Snapshots and Stories:
The Farrington's of Northeast Missouri




June 1, 1909

11:30 PM

 Frank and I have just finished discussing our day. He is tired and has just rolled over to sleep as I write this journal entry. Today was a good day.

I awoke just after 6:00 AM today and arrived downstairs just in time to help Mary, one of the hired girls, finish breakfast. She is a good worker, the daughter of a needy member of our community. Frank knew that the family needed a little extra money, so he hired her as "house help" for the summer. Mary is good, but she could be a better cook. I will have to continue to help her get better.

Frank and the girls, Isabelle and Gertrude, came down an hour later and had breakfast with me. After our meal, Frank read Chapter Five of Revelations to the family before going to the office. Frank and I have decided that I will teach our children at home instead of sending to them to the public school. I am grateful that our girls will learn to read and write from their mother. I am also grateful that I will be able to instruct them on the Christian Faith in addition to their schooling. Frank tells me that the townspeople are not excited about my home schooling the girls, but he thinks it will be best.

After the reading from Revelations, Frank went on his way and the girls went off to play. The ride to the office takes only five minutes. Some mornings Frank will have Jack harness two horses to his buggy, but this process takes twice as long as saddling the horse.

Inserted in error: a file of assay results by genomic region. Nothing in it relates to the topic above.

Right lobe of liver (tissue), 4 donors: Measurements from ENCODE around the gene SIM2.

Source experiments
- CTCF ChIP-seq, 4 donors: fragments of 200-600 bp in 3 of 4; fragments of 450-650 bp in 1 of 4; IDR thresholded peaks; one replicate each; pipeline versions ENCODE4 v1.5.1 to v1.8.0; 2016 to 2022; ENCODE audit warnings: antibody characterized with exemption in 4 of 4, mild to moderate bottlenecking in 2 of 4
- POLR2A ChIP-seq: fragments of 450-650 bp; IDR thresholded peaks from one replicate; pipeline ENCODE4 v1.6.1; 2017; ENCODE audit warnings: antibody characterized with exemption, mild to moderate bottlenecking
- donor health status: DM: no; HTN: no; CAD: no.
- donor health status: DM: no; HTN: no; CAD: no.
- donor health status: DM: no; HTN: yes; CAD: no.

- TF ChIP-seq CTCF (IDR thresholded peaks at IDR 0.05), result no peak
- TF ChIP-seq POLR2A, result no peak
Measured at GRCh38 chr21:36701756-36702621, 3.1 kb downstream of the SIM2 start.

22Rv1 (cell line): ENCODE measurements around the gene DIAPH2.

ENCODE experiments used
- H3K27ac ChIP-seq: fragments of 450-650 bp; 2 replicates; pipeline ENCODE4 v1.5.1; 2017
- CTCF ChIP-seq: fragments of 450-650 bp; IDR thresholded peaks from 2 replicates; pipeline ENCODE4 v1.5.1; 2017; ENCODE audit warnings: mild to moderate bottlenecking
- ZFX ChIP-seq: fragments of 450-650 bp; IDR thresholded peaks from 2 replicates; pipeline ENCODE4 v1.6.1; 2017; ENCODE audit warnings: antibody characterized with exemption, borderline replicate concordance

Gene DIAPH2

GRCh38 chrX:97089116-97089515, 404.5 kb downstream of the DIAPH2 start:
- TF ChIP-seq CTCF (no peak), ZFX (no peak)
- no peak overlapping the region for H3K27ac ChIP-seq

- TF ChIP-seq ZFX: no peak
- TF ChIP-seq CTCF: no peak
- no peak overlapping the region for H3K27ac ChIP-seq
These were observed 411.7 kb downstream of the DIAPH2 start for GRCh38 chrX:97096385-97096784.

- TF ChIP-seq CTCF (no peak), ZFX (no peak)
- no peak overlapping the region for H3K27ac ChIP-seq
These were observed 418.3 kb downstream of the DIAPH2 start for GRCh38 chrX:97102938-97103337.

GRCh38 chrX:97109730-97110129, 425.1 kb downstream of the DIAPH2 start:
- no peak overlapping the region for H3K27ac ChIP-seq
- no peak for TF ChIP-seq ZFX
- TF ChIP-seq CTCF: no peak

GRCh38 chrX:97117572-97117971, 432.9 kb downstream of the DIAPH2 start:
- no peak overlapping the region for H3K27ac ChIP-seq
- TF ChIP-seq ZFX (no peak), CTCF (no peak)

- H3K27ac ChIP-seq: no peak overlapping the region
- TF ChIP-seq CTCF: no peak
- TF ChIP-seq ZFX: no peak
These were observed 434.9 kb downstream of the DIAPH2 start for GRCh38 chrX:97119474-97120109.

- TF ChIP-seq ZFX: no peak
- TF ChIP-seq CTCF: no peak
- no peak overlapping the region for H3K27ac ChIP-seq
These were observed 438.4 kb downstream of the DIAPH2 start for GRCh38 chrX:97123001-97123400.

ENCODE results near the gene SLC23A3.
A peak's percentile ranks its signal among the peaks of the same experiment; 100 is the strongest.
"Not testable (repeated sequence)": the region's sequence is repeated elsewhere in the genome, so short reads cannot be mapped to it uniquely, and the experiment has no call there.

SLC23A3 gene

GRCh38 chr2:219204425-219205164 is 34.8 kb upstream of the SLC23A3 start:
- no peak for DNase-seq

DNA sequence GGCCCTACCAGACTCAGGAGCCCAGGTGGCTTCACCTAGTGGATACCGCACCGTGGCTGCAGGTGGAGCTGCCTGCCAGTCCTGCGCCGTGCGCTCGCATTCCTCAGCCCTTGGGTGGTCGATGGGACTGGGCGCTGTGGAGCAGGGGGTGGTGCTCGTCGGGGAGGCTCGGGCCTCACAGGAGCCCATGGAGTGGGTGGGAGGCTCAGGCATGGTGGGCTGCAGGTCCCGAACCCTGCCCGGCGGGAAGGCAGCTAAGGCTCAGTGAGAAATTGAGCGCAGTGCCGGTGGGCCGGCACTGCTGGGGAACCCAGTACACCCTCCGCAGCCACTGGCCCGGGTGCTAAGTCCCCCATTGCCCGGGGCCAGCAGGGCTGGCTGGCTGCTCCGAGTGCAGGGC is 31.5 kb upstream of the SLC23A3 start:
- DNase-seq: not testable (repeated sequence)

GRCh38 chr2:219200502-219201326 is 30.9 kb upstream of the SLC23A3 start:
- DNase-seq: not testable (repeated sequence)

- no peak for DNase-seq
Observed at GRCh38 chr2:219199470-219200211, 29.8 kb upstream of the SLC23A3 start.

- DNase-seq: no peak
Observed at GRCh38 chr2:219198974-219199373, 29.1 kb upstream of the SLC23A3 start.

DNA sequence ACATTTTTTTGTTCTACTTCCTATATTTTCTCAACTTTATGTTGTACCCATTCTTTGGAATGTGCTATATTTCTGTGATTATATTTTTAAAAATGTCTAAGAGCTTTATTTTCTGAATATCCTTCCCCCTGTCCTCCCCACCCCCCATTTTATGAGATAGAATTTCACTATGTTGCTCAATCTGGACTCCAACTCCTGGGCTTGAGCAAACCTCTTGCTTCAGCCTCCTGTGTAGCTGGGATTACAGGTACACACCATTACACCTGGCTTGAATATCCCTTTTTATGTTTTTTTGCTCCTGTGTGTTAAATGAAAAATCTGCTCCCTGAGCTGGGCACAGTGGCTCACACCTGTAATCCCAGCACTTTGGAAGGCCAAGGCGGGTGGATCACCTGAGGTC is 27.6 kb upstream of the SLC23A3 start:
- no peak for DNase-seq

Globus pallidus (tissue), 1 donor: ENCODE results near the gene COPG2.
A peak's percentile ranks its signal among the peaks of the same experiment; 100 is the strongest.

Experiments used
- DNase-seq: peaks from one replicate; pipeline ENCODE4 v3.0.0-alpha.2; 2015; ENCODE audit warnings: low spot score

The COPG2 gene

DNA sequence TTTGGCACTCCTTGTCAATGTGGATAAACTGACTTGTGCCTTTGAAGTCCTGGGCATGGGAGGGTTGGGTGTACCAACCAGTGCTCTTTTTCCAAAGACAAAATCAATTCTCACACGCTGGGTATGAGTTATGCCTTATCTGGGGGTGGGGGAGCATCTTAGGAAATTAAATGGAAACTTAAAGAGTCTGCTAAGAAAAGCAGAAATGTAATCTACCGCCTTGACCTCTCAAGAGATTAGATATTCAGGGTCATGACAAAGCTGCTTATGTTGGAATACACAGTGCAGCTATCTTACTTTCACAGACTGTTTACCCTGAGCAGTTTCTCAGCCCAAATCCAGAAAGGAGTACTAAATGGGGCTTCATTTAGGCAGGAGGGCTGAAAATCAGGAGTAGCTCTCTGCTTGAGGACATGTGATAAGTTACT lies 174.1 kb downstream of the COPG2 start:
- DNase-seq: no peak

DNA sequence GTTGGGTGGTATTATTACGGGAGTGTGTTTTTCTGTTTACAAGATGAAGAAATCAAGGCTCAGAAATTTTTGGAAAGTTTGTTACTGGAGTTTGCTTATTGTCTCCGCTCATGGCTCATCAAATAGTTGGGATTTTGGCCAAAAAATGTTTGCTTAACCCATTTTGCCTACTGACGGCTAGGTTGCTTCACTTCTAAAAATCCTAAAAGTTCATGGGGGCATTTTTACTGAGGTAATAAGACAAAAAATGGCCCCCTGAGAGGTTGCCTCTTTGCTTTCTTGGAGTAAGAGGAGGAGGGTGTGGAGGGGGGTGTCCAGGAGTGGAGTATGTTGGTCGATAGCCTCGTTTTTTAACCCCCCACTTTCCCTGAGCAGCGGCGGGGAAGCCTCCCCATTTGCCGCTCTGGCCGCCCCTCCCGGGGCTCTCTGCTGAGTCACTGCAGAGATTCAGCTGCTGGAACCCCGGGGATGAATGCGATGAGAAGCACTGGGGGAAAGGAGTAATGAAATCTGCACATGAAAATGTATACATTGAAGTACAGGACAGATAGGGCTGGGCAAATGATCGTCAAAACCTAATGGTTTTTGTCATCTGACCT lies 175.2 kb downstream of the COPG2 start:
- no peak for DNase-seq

I then had time for my morning devotions. Today’s Bible passages dealt with serving your fellow man. I think I spent more than an hour praying today, longer than usual, mainly because I prayed for Mr. Followell, who was kicked in the head by a mule. Frank telephoned me that day to assist with stitches, but I could not and sent Mary in my place.

I am so glad we and many of the rural areas have telephone service. Our telephone was installed shortly after the house was built. The operator keeps careful tabs on Frank, knowing where he is at all times. If a patient needs him, they only have to pick up the phone and contact the operator, who in turn, contacts Frank whether he is in the office or on a house call.

After devotions, I spent two hours in the garden weeding and watering. This year’s garden looks very good. I am expecting a good canning season later this summer. It is very important that the hired girls and I keep the garden and do a good job canning for the winter. One never knows what hardships lie in the depth of winter. The Keane family was quarantined last winter, making outside contact with the town virtually impossible. A good supply of canned goods was essential in that instance.

Frank did not come home for lunch today, instead telephoning and asking that I take lunch to him in the office. I asked Mary to feed Isabelle and Gertrude while I took Frank his meal. The office was particularly busy today, mainly because of an outbreak of the flu. Frank thought that he might not make it home for supper.

I spent the afternoon sewing and praying. Isabelle ripped her blue dress and Gertrude needed a shawl for her bed. Usually it takes me an hour to make one medallion or section of the shawl, but today I was able to work especially fast, completing two in just over seventy-five minutes.

Isabelle and Gertrude are still too small to begin piano lessons, but love to tinker on the instrument. Gertrude will begin schooling with me in the fall. I have started with her in secret, knowing that Isabelle will want to "play school" with her older sister. I am very proud of the girls and hope that they will eagerly wish to learn.